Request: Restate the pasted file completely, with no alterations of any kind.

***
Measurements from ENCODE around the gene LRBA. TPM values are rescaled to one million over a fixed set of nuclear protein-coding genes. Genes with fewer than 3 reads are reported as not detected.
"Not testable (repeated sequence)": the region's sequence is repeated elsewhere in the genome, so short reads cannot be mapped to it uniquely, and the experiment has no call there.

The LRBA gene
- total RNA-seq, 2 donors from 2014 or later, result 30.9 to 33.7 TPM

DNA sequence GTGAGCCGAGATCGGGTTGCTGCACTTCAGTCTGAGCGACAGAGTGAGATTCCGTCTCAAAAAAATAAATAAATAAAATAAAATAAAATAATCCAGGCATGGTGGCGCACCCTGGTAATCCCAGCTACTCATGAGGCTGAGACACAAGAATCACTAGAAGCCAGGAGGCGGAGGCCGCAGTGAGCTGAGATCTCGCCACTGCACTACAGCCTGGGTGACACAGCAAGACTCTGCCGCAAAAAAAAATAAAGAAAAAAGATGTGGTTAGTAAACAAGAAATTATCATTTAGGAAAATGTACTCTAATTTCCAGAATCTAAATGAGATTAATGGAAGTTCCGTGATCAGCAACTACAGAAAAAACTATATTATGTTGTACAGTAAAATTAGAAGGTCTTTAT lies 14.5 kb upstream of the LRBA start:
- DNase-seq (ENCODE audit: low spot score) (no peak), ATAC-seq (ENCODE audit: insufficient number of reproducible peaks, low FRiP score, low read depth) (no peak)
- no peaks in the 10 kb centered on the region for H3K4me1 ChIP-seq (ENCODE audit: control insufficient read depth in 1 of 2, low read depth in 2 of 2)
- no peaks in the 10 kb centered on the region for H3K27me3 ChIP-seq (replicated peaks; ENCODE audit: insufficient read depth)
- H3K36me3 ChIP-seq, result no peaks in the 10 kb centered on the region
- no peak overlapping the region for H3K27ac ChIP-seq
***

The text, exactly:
Measurements from ENCODE around the gene LRBA. TPM values are rescaled to one million over a fixed set of nuclear protein-coding genes. Genes with fewer than 3 reads are reported as not detected.
"Not testable (repeated sequence)": the region's sequence is repeated elsewhere in the genome, so short reads cannot be mapped to it uniquely, and the experiment has no call there.

The LRBA gene
- total RNA-seq, 2 donors from 2014 or later, result 30.9 to 33.7 TPM

DNA sequence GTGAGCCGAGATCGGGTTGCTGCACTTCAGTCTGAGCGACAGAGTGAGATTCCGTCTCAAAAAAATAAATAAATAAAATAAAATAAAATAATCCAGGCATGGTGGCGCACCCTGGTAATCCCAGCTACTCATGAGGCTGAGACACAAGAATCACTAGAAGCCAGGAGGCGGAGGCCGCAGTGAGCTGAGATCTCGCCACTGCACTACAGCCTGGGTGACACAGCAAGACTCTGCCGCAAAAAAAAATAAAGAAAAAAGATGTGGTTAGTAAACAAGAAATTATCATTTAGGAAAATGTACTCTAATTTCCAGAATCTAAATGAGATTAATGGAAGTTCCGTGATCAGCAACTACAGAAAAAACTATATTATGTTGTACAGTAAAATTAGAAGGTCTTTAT lies 14.5 kb upstream of the LRBA start:
- DNase-seq (ENCODE audit: low spot score) (no peak), ATAC-seq (ENCODE audit: insufficient number of reproducible peaks, low FRiP score, low read depth) (no peak)
- no peaks in the 10 kb centered on the region for H3K4me1 ChIP-seq (ENCODE audit: control insufficient read depth in 1 of 2, low read depth in 2 of 2)
- no peaks in the 10 kb centered on the region for H3K27me3 ChIP-seq (replicated peaks; ENCODE audit: insufficient read depth)
- H3K36me3 ChIP-seq, result no peaks in the 10 kb centered on the region
- no peak overlapping the region for H3K27ac ChIP-seq